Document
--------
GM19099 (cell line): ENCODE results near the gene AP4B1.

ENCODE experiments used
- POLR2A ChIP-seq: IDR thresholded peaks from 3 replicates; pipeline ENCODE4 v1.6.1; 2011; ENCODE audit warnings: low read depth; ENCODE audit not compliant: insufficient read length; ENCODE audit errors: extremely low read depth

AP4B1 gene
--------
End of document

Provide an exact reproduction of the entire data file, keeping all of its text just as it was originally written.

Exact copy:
GM19099 (cell line): ENCODE results near the gene AP4B1.

ENCODE experiments used
- POLR2A ChIP-seq: IDR thresholded peaks from 3 replicates; pipeline ENCODE4 v1.6.1; 2011; ENCODE audit warnings: low read depth; ENCODE audit not compliant: insufficient read length; ENCODE audit errors: extremely low read depth

AP4B1 gene